Clipped from: https://timesofindia.indiatimes.com
Finance minister Nirmala Sitharaman has taken most observers by surprise by including wide ranging reforms in her stimulus package. Alongside, some states have announced some equally bold reforms. Most notable among the latter are those relating to labour laws by Uttar Pradesh and Gujarat and to land laws by Karnataka.
Proposals relating to the Essential Commodities Act; agricultural marketing; and legal framework for farmers to engage with processors, aggregators, large retailers and exporters represent the deepest reforms in agriculture to date. Yet, it is difficult to overlook the fact that even these reforms cannot make India’s poorest farmers prosperous. 70 million or 48% of all land holdings in India are smaller than half hectare, with an average size of just 0.23 hectare.
The average value added on these holdings is small and the income accruing to the owner smaller still once marketing costs are taken into account. Even tripling this income would fall short of making the owner prosperous. These farmers need an exit to gainful employment in industry and services.
Ideally, the starting point for exit is a liberal land leasing law that allows the farmer to lease out her holding for any use and for any length of time thereby yielding the maximum possible rent. Absent such a land leasing law, the proposed Karnataka land law reform could offer a workable alternative. That reform allows farmers to convert land from agricultural to non-agricultural use and sell it at market price.
The conversion would get the farmer fair market value for her. Other states must consider similar reform or a liberal land leasing law.
The possibility of exit offered by these land law reforms need not translate into actual exit, however. The latter requires the availability of well-paid jobs in industry and services. The only way India can create these jobs in large numbers is by replacing China as the world’s factory of light manufactures.
Pessimists would no doubt argue that the vast volume of exports necessary to become the world factory are infeasible in the wake of Covid-19. But they forget that no shock ranging from the black death pandemic of the 14th century to Spanish Flu and Great Depression of the 20th to 9/11 terrorist attacks and the global financial crisis of the 21st, has been able to bottle up trade for long. World trade will rise up again sooner than most pessimists think.
In fact, Covid-19 lull offers India an excellent window of opportunity to implement reforms that would help it maximise the benefit of reopening of export markets post-Covid-19. India’s factor markets – capital, labour and land – still remain major constraints on economic activity, especially as they apply to medium and large enterprises whose emergence on a substantial scale is essential to the capture of world markets in light manufactures.
Financial markets in India remain weak. Unfortunately, banks are likely to weaken yet further because of a large volume of defaults on loans expected in the post-Covid-19 era. Keeping this in view, the government has been wise not to fire all its fiscal bullets when announcing the stimulus package despite the pounding it has had to take from many commentators. Once Covid-19 recedes, it will need to infuse large sums of resources into banks to recapitalise them.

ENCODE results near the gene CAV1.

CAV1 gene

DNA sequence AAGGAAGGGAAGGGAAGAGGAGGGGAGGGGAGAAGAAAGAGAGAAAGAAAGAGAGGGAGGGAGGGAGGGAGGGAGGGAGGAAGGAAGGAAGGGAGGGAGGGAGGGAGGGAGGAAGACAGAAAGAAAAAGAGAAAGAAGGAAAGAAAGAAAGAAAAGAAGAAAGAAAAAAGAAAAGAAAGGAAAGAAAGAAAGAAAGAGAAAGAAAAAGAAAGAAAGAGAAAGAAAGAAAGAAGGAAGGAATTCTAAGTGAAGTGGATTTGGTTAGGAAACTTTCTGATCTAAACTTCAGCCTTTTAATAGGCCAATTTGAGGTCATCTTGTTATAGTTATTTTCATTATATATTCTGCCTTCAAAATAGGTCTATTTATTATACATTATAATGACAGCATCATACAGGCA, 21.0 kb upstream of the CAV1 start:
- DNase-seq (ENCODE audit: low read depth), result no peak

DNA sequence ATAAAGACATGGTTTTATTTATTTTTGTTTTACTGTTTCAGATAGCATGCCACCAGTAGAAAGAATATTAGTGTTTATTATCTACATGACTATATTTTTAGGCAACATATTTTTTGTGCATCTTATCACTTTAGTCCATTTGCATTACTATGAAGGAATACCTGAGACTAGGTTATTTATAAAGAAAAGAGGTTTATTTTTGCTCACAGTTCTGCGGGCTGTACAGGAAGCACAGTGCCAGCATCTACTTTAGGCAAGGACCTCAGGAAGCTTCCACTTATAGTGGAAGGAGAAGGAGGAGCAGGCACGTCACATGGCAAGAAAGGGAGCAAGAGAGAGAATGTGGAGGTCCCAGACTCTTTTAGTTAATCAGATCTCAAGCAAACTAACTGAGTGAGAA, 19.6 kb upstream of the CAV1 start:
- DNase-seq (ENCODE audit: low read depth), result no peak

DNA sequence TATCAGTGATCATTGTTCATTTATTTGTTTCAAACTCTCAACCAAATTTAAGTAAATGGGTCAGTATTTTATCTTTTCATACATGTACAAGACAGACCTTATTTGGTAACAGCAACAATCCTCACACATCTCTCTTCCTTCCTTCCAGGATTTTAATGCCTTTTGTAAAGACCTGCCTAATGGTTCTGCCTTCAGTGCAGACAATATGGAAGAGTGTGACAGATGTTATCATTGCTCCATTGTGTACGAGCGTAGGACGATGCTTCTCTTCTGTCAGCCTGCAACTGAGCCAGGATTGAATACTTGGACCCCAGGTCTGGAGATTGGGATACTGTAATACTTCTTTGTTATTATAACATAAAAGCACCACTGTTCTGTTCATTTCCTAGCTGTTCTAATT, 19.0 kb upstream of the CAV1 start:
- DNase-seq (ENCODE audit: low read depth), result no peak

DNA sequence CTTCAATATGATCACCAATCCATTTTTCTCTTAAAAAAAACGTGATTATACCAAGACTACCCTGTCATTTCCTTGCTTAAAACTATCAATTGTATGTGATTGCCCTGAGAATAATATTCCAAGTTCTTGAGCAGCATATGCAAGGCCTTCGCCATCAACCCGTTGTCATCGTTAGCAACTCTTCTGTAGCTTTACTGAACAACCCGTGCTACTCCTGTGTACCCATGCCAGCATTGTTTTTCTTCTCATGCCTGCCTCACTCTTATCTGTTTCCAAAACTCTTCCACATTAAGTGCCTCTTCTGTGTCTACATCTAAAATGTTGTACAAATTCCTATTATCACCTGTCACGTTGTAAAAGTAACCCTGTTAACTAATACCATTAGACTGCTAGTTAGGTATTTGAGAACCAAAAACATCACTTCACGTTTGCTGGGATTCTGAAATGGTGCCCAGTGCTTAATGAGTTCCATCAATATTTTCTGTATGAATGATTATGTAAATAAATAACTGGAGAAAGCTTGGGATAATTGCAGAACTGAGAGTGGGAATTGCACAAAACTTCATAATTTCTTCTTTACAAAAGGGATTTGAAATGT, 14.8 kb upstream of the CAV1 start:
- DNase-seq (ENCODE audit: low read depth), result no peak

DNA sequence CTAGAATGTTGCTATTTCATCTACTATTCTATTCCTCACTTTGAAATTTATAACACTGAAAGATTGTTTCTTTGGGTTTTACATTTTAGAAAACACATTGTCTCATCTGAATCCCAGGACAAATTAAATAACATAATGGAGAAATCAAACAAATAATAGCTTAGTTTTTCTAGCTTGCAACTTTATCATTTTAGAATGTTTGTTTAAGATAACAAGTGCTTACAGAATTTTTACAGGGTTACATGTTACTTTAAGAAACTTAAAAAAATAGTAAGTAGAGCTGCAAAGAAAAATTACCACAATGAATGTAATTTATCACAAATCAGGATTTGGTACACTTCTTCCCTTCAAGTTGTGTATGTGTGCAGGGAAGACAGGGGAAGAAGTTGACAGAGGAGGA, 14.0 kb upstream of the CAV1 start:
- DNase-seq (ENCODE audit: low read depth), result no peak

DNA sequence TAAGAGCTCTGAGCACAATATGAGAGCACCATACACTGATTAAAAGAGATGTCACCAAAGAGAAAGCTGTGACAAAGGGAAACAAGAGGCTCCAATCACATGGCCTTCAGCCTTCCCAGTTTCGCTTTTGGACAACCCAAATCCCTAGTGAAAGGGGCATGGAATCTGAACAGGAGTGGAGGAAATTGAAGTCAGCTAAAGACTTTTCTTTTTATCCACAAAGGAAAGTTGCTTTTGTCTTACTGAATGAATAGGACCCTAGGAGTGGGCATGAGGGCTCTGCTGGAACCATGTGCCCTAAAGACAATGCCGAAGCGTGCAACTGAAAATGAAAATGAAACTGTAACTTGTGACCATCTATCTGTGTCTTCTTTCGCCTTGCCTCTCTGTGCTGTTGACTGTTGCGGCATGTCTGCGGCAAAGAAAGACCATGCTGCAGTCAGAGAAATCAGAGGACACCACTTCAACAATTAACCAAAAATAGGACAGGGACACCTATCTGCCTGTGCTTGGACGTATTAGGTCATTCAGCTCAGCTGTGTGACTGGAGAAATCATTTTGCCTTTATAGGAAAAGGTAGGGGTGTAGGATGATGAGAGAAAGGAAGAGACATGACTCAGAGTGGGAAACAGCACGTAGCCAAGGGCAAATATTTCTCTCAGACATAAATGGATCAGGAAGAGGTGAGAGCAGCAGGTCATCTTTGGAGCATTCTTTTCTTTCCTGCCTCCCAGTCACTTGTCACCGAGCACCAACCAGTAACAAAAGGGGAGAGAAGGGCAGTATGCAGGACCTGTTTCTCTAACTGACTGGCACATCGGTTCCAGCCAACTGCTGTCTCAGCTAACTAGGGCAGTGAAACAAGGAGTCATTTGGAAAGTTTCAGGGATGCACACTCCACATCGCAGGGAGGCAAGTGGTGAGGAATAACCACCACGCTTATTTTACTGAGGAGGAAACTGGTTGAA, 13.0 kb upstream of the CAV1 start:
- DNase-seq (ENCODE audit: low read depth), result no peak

On labour law reforms, UP and Gujarat have announced reforms bolder than anyone including this author could have predicted. Each has suspended all but three central labour legislations for limited periods, UP for three years and Gujarat for 1,200 days. But these reforms go too far in one dimension and not far enough in another.
Suspension of some key provisions in labour laws relating to health and safety of workers, resolution of industrial disputes and right to form unions and strike for even a short period violate the spirit of a modern-day democratic state. At the same time, a well-functioning market economy must also give employers rights to reassign workers to different tasks and terminate them (with fair compensation) when their services cannot be profitably deployed. The central government will need to balance the legitimate rights of the two sides as it considers the proposals by UP and Gujarat for approval.
The dimension in which the proposed reforms fall short is time. What India needs most are many more medium and large enterprises in light manufactures that are globally competitive. But no entrepreneur worth her salt will invest in such enterprises if she faces the prospect of the current labour law regime returning once the suspension period is over. This is especially true of the current laws relating to reassignment of tasks and termination of workers in enterprises with 100 or more workers. In its present form, the reform would fail to turn UP and Gujarat into manufacturing hubs.
Finally, land market rigidities too need to be addressed. High land prices have made even infrastructure projects excessively costly in India. More land needs to be brought on the market through conversion of agricultural land for non-agricultural use, release of excess land held by sick as well as healthy PSUs, auctioning unused land owned by various public sector entities, and raising the floor space index in the cities.